Unless you’re criminally insane, or Donald Trump, you’re probably not in the habit of talking about yourself in the third person. So it’s no surprise that many writers hate penning an author bio. When I polled Twitter about bio writing recently, the following response seemed to sum up everybody’s feelings perfectly:
“I’d rather chew on a box of nails.” – Cheryl S.Hoggins @MoosieMusings
Sadly, if you’re going to have any kind of career as a writer, you’re going to have to write not just one, but several bios of varying length and tone. Not only that, but these will all have to be updated as your career progresses. So where to start? Personally, I think the best place to begin is with Twitter, because even if you’re hoping to go down the traditional publishing route, most agents these days will expect you to at least have an account. And while Twitter is all about building a platform to boost sales, most good Twitter bios are playful and fun.
My favourite things
John Scalzi is an award-winning sci-fi writer who has had an extremely prestigious career, but you won’t find this information out from his Twitter bio. Instead, you will discover the simple fact that he likes pies. That’s it:
“I like pies.” John Scalzi @scalzi
So if you’re stuck for ideas and don’t have half as impressive credentials as Scalzi, this is a great place to begin. What do you like? What are you passionate about? Raindrops on roses? Whiskers on kittens? Brown paper packages tied up with string? People are more likely to follow someone who has something in common with you, so even if you’re not being witty like Scalzi, a quick Julie Andrewseque list will do in a pinch.
Personally, I’m a cat lady, so my Twitter profile reads: Writer, editor and cat stalker. Short and sweet, because most people are only going to glance at your bio before deciding whether to follow or not. I focused on cats partly because the middle grade novel I’ve just completed is all about cats, but also because I post a hell of a lot of pictures of cats!
A bit of humour
If the above approach doesn’t work for you, you could try making a joke. If it’s self deprecating, all the better. I love this one from Adam Buxton, who is admittedly an actual comedian:
“Adam Buxton identifies as short.”
Or this one from Neil Gaiman:
“Will eventually grow up and get a real job. Until then, he will keep making things up and writing them down.”
Which brings me to my next point…
Odd jobs I have done
Writing is perhaps the only profession in which any job, no matter how humble, counts as great experience. Charles Bukowski famously mined his time working in a Post Office to create his much lauded first novel, whilst William S. Burroughs‘ time as an exterminator undoubtedly helped populate Naked Lunch with all kinds of creepy crawlies. Here, you’re not looking to impress with your business acumen, because let’s face it, nobody wants to read a novel about Excel spreadsheets. Rather, you want to show that you’ve taken a little walk on the wilder, or at least more surreal, side of the street and have a few interesting tales to tell. Have you been a dog walker, a video game tester, a fry cook even? Readers want to find out about the world beyond their everyday experience, so anything a little bit unusual will spark their interest.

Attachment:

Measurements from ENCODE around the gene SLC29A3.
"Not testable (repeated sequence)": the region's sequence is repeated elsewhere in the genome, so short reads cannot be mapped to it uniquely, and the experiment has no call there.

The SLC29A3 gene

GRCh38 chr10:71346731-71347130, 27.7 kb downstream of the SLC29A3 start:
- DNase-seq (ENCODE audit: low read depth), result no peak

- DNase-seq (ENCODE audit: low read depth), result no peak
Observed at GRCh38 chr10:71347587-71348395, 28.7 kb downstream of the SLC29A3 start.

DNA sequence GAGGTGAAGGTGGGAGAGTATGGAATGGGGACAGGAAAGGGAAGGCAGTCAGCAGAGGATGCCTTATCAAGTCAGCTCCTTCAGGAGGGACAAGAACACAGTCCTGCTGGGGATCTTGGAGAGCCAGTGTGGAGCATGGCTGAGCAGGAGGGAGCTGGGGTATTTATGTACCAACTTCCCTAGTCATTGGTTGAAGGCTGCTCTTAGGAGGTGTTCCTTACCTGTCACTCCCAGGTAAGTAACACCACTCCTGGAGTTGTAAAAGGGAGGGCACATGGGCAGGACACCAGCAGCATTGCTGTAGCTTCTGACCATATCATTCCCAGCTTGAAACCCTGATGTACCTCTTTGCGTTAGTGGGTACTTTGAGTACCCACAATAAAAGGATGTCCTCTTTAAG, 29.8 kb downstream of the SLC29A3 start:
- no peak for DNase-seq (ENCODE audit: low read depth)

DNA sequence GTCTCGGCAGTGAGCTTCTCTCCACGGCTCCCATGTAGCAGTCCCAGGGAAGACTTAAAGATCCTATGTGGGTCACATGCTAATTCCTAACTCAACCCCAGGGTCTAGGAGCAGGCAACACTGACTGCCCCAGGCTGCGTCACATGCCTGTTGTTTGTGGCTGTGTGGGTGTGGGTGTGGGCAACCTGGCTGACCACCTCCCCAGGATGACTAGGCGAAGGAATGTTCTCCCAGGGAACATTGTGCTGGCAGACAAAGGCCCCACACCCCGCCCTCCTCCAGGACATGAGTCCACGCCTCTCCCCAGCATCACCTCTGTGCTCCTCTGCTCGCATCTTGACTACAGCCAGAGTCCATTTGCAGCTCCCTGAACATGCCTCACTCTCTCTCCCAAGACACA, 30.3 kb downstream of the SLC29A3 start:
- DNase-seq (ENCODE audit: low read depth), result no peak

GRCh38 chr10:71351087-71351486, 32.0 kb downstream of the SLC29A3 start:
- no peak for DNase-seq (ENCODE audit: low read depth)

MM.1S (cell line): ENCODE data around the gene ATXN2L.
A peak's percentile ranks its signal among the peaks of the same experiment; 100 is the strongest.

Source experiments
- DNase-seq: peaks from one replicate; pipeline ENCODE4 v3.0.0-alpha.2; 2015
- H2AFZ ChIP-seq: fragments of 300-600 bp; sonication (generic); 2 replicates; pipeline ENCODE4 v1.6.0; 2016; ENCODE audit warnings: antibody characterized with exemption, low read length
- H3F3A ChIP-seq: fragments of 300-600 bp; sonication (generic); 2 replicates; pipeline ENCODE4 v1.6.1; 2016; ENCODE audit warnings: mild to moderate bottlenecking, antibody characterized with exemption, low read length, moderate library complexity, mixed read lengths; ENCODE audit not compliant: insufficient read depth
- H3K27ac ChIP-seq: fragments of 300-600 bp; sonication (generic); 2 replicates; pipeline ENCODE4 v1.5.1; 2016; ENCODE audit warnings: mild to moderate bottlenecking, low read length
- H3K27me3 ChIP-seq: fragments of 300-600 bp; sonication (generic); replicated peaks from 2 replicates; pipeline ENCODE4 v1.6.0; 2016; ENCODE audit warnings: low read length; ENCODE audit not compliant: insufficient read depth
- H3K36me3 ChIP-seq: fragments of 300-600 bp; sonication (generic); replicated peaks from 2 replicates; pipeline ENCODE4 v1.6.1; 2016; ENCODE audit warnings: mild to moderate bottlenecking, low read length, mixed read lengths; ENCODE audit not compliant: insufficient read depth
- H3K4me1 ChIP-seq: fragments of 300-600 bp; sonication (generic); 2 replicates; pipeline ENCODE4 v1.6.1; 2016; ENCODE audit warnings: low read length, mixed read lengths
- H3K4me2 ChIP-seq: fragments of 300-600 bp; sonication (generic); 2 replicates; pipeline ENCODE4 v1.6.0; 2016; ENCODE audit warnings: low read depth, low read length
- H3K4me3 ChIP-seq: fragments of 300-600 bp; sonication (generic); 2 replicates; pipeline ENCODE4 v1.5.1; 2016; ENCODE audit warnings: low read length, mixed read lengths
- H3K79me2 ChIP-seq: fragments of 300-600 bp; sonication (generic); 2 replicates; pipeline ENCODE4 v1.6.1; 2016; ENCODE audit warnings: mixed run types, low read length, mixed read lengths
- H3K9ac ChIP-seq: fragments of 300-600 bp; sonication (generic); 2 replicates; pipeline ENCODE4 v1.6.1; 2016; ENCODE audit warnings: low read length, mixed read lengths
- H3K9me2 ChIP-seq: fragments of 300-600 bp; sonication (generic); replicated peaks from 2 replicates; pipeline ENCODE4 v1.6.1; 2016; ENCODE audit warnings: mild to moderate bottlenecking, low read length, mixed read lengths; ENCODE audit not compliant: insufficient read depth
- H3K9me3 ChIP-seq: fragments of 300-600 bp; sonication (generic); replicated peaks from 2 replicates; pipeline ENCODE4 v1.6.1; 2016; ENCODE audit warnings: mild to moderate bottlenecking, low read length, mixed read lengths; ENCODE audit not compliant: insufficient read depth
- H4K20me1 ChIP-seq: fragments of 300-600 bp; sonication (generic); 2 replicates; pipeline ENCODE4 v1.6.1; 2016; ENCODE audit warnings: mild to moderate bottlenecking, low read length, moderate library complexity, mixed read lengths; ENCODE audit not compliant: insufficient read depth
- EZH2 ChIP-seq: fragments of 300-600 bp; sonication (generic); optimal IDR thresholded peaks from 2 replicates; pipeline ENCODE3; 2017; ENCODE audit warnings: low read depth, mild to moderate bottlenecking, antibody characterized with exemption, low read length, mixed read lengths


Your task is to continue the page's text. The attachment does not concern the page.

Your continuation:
As for me, I spent several years working as a journalist in Japan where I reported on giant insect battles, augmented reality, and host cafes among many other weird and wonderful things. I don’t bother to mention any of this in my Twitter bio, but you can be damn sure it comes up time and again elsewhere.
If you haven’t won any awards or published any work yet, jobs are still a good way to impress an agent, as long as it’s a trade that is relevant to the novel you’ve written. For instance, if you’re writing a novel about the wine industry and have worked in a wine shop, then do mention it.
While Twitter bios tend to be quirky and endearing, many other kinds of bios demand that you brag about yourself. Of course, this is the part that makes all us non sociopaths squirm, but is absolutely vital. If you’ve won awards for your writing or published stories in literary magazines, your author page on Facebook or Amazon should proudly state this fact. However, don’t get too carried away. Nobody is going to read a book by someone who claims to be the next Stephen King. Remember, there are no shortcuts. The best way to demonstrate that you are an excellent writer is to write well, so if you can show this in your bio, all the better.
Reflect your genre in your prose
I’m about to publish a suspense, so my Facebook bio has been tweaked to reflect this:
“Felicity Hughes is a writer and editor. As a journalist, she’s delved into the seedier side of Japan for publications including The Guardian and The Japan Times. Now based in sunny Spain, she continues to write about darker forces that lurk beneath the surface of polite society.”
Obviously if you’re writing sci-fi, then perhaps demonstrate an interest in or expert knowledge of science and tech, while with romance, your prose should be more evocative.
If in doubt, copy and tweak
If your pen is still hovering over the blank page, or perhaps even gouging holes in it in frustration, my advice is to steal from the bios of other authors. The key to not getting caught is pinching a little snippet from here or there and tweaking it to fit your needs. And if you’re tempted to completely plagiarize the entirety of another writer’s work, don’t sell yourself short: you’re probably already in possession of the requisite sociopathic tendencies to be absolutely excellent at singing your own praises in a bio. As for the rest of you, chain yourself to your desk and tuck into that bag of nails!
Have you written a bio you’re proud of or do you have any advice on the subject? I’d love to hear your thoughts.
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